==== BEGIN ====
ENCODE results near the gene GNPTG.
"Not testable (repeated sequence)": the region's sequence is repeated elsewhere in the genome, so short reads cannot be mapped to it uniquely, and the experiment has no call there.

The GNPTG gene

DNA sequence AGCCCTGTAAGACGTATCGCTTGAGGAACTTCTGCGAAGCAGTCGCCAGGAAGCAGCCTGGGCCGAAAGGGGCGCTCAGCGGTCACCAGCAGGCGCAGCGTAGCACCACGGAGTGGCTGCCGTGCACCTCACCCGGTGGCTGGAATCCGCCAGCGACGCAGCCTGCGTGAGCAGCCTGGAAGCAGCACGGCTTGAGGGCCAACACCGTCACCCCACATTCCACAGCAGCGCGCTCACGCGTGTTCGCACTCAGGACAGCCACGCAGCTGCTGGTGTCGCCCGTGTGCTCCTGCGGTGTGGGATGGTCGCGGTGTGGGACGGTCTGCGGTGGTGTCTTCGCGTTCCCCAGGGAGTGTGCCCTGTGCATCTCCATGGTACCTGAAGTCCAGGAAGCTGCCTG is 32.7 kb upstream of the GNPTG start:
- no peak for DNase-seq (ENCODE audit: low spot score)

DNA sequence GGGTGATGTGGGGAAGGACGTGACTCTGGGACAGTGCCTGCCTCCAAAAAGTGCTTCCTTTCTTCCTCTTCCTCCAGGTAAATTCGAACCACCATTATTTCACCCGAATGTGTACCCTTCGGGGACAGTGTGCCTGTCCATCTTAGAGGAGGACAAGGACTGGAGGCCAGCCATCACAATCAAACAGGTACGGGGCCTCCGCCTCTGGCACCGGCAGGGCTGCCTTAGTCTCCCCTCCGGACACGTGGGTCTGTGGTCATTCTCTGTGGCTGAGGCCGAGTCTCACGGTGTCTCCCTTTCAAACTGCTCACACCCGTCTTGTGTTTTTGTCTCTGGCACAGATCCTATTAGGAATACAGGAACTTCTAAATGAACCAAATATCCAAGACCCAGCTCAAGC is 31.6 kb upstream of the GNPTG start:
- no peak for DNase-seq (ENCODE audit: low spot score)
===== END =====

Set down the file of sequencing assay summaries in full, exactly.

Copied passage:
ENCODE results near the gene GNPTG.
"Not testable (repeated sequence)": the region's sequence is repeated elsewhere in the genome, so short reads cannot be mapped to it uniquely, and the experiment has no call there.

The GNPTG gene

DNA sequence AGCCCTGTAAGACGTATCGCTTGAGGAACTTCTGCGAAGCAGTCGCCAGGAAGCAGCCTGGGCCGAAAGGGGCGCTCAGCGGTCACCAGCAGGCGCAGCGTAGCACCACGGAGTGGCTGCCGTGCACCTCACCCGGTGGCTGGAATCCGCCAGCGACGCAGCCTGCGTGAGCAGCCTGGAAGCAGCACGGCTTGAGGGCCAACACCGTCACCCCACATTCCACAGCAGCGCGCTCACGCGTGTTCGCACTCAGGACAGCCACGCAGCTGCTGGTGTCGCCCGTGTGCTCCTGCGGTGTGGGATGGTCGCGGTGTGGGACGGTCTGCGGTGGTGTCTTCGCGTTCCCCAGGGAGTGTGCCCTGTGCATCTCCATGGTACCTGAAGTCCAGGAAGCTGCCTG is 32.7 kb upstream of the GNPTG start:
- no peak for DNase-seq (ENCODE audit: low spot score)

DNA sequence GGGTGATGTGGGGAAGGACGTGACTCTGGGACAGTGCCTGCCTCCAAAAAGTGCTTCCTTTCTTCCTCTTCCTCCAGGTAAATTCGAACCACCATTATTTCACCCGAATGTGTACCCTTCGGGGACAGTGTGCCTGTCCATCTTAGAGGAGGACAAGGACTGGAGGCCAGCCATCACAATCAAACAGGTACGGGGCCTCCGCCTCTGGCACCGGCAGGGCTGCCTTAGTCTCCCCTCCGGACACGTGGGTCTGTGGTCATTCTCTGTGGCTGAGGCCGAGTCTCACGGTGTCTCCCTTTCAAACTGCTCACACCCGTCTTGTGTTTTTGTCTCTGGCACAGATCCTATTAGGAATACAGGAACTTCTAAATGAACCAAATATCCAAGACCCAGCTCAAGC is 31.6 kb upstream of the GNPTG start:
- no peak for DNase-seq (ENCODE audit: low spot score)